Rem Koolhaas: Architecture as Political Work

Rem Koolhaas
Architect Rem Koolhaas (pictured) speaks to students and faculty in Piper Auditorium at Harvard Graduate School of Design. Stephanie Mitchell/Harvard Staff Photographer

Rem Koolhaas gave a lecture yesterday at Harvard GSD expressing his condemnation of architecture’s passivity and its inability and unwillingness to confront or resolve the socio-political complexities of urban life.

His eloquent criticism of contemporary society rhetoric included phrases such as: “People over 50 have a tendency to worry, and people under 50 have a tendency not to care”, and “I think that both the art world and the architecture world … are clearly dedicated to political correctness and therefore [are] pretty intolerant in terms of engaging” all reminiscent of the contemporary architectural scene.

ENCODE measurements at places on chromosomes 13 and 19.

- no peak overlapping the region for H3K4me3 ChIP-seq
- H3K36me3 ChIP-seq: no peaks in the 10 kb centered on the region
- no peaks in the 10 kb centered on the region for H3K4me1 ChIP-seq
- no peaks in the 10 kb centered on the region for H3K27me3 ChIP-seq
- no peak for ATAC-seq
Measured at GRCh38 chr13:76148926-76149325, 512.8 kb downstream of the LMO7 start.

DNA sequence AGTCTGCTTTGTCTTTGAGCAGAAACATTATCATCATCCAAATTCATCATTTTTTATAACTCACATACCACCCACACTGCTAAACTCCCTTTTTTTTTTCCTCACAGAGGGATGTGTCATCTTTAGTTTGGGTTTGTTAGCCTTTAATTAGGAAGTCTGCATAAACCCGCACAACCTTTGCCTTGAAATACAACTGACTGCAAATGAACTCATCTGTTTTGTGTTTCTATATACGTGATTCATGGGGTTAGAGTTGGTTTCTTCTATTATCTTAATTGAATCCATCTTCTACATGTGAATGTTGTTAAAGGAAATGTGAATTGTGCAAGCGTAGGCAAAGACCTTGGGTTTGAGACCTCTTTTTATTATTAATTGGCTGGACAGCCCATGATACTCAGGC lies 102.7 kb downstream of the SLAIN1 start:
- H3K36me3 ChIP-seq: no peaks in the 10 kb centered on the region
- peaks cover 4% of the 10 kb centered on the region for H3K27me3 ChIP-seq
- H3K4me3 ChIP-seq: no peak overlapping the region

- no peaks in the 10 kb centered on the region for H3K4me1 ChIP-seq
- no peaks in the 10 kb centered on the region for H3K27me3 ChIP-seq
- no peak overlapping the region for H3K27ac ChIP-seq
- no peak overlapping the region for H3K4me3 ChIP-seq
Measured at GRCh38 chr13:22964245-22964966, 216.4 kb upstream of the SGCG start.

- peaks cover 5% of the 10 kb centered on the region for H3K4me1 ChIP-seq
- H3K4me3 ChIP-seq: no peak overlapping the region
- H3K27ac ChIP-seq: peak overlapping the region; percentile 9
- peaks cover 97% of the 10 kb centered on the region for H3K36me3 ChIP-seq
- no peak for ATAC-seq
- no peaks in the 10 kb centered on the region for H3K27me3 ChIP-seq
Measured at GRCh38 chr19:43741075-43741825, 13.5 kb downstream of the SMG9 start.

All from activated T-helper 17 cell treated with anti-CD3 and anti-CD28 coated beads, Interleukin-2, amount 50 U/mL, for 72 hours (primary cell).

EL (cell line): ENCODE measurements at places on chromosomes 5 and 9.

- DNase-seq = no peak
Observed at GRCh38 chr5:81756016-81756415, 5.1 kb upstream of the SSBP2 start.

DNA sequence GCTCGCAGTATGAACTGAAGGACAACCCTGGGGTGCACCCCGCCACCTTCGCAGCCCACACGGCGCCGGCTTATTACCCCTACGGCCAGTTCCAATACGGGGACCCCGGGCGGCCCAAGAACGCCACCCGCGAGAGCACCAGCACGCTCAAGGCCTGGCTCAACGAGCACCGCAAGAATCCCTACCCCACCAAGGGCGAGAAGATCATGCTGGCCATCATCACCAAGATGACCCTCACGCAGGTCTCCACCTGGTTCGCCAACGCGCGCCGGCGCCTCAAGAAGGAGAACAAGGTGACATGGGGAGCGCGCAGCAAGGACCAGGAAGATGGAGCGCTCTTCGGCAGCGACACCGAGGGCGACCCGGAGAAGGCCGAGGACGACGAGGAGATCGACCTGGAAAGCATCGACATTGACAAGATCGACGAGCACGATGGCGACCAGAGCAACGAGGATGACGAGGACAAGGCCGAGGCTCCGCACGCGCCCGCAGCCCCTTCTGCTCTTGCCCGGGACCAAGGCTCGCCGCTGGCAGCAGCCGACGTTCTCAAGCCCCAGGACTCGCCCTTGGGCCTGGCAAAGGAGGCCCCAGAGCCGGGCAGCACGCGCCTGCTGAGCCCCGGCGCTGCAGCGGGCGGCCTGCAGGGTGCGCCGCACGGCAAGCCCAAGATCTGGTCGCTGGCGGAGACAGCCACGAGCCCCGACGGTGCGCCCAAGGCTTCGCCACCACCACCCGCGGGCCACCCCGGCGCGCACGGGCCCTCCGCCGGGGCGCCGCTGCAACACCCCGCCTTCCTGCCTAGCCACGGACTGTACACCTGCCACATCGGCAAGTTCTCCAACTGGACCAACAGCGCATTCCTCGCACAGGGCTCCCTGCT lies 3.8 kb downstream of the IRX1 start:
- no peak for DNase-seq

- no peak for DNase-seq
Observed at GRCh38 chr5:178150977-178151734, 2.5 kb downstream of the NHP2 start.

It seems that once again, Koolhaas expresses what is more than a mere observation and has implications for pedagogy as mush as it does for the practicing professionals. As long as architectural schools emphasize on the generation of the form and its architectural expression and representation, the more the driving forces of this  creation process will move away from contemporary urban realities. This is why architectural schools need to engage in a more active way in the social, economic and environmental realm and consider the complexity of the cities before producing as Koolhaas says: something  between art and commerce. 

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